The terrorist bombing in Brussels, Belgium Tuesday morning translated into a bearish start to Tuesday’s trading. But, by the time the closing bell rang, the bulls almost defiantly drove stocks back to near-breakeven levels. The S&P 500 finished the day at 2049.8, down .09%.
Not every name joined in on the rebound effort, however. Barclays PLC (ADR) (NYSE:BCS), Dean Foods Co (NYSE:DF) and Royal Caribbean Cruises Ltd (NYSE:RCL), for instance, were content to remain in the red on Tuesday.
Barclays PLC (ADR) (BCS)
Already fighting an uphill battle since the middle of last year, UK-based bank and investment services outfit Barclays fell nearly 4% today following a key downgrade.
HSBC downgraded BCS from a “Hold” to a “Buy,” cutting its price target by more than 17% as well. Although HSBC appreciates what Barclays is doing in the way of restructuring, it doesn’t like the fact that Barclays recently cut its dividend payment plans for 2016.
Goldman Sachs also lowered its price target on BCS, though it’s worth noting that both Goldman and HSBC still have targets greater than the current value of Barclays shares.
Dean Foods Co (DF)
Dean Foods shares lost more than 12% of their value on Tuesday, not because of any company misstep, but because a competitor had entered one of its arenas. And it wasn’t just any competitor. The new name Dean Foods has to contend with on the dairy supply front is none other than the world’s biggest retailer, Wal-Mart Stores, Inc. (NYSE:WMT).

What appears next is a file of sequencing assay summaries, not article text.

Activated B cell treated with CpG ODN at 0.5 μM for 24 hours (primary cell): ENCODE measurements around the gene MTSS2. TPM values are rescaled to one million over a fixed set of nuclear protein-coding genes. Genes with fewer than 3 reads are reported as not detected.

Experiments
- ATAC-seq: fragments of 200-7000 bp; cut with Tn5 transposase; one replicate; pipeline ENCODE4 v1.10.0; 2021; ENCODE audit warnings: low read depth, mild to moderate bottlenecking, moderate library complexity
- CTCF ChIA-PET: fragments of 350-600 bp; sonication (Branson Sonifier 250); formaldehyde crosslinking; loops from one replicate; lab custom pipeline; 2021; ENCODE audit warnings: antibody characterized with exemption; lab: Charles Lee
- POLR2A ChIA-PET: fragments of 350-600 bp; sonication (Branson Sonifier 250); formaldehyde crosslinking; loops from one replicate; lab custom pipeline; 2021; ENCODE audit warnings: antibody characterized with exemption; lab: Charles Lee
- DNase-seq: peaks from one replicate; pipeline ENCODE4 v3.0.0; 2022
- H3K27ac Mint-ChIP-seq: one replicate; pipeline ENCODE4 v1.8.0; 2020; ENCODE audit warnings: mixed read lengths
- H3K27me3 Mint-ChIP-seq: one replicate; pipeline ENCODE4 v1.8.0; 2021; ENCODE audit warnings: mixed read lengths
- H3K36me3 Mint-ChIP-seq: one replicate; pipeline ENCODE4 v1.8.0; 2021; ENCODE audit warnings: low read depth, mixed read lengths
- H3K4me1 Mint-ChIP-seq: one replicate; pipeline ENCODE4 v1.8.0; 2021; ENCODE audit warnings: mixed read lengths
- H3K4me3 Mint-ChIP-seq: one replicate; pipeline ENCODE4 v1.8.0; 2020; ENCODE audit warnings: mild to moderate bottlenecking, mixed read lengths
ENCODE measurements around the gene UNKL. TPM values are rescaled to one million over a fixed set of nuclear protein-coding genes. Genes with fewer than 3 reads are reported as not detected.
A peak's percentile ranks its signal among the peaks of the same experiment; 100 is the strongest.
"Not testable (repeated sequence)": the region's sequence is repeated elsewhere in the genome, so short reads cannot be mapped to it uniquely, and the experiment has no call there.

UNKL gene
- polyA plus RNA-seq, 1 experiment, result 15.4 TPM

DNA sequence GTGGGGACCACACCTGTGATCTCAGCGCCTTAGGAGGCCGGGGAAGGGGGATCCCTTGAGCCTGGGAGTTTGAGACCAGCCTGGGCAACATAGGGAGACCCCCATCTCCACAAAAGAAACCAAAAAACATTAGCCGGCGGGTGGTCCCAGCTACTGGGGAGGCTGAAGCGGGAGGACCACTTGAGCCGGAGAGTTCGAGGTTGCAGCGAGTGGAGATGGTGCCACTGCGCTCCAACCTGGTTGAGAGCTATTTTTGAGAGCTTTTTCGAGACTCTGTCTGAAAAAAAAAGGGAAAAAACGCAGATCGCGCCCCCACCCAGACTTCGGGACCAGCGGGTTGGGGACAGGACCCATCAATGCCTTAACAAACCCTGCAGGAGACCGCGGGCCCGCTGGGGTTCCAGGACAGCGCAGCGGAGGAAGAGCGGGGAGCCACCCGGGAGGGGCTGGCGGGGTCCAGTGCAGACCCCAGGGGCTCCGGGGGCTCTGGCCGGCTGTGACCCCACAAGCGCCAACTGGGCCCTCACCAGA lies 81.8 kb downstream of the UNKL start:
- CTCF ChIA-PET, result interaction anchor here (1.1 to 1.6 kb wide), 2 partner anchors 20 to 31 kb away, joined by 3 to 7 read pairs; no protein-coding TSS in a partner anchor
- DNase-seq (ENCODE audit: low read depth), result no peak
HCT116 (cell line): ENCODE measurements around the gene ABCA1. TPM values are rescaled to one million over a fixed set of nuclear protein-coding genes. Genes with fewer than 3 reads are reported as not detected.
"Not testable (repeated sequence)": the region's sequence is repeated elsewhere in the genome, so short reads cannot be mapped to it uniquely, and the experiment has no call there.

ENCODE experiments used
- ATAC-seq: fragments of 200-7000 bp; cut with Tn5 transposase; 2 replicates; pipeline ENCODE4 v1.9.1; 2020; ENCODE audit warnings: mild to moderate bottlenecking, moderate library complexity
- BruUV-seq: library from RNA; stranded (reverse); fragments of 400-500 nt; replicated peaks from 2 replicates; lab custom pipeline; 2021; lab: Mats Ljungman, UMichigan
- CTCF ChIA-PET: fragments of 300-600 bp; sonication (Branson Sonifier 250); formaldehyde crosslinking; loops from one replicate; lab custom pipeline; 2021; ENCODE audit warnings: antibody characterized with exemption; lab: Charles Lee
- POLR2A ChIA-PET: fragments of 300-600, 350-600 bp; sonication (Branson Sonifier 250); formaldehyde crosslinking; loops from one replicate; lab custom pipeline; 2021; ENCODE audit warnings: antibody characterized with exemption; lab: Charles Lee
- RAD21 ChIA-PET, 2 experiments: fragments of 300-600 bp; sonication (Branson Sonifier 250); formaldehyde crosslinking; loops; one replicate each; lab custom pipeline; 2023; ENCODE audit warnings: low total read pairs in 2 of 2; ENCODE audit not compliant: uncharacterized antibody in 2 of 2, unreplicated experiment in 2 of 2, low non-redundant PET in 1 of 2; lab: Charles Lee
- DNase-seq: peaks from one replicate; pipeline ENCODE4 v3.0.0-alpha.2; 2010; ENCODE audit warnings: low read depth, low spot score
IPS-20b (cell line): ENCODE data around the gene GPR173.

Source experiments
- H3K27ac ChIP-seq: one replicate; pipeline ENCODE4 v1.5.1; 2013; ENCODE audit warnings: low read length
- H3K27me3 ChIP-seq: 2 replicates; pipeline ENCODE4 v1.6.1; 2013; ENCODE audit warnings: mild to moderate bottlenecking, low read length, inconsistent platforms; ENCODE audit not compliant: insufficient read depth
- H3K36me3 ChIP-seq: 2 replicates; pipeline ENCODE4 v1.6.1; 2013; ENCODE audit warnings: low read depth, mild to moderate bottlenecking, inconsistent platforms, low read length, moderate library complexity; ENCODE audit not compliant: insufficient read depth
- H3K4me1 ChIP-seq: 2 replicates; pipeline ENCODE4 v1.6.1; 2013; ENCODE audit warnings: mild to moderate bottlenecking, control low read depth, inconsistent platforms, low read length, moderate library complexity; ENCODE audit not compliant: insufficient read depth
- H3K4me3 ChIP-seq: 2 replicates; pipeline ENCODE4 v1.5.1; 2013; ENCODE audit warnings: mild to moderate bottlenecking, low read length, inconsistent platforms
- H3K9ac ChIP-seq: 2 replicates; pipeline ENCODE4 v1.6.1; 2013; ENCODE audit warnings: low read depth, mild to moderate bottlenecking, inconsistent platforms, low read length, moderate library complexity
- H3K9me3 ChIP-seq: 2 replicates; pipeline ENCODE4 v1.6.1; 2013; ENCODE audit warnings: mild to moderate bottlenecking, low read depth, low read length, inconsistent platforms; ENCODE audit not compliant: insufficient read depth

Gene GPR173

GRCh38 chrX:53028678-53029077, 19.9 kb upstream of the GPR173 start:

The news actually came out last week … Wal-Mart will be establishing a milk-processing plant in Ft Wayne, Indiana.
Though specific revenue numbers weren’t discussed, the company made no bones about the fact that the maneuver would disrupt the current milk market. The press release explained:
“By operating our own plant and working directly with the dairy supply chain in the Midwest, we’ll further reduce operating costs and pass those savings on to our customers so that they can save money … This facility is an example of how we are always finding efficiencies within the supply chain to deliver everyday low prices and high quality groceries.”
The news took a small toll on DF yesterday, but investors didn’t quite digest the gravity of the situation until today.
Royal Caribbean Cruises Ltd (RCL)
In light of the terrorist attack in Belgium and the ensuing clamp-down on travel (voluntary or otherwise), it doesn’t come as a surprise the transportation stocks struggled today. What did come as a surprise, however, was that airline stocks — arguably the most vulnerable to such attacks — weren’t the worst of the worst. That dubious honor belongs to the maritime cruise line industry, with Royal Caribbean Cruises leading the way.
The potential impact the threat of more terrorist attacks has on vacation-taking isn’t clear.
It’s usually wiped away rather soon. As Royal Caribbean Cruises CFO Jason Liberty explained during a conference call held in early February, “We did experience a softening in North American demand for a short period after the Paris attacks in November, and there was a minor drop in bookings from European-sourced markets [but the company saw] demand quickly return to typical levels.”
With a second terror attack in just five months, however, re-sending a message that anyone can become a victim at any time, Tuesday’s bombing in Brussels may not be shrugged off as easily.
Royal Caribbean Cruises lost nearly 3% of its value today. Rival Carnival Corp (NYSE:CCL) wasn’t far behind RCL on Tuesday, losing more than 2% itself.
As of this writing, James Brumley did not hold a position in any of the aforementioned securities.
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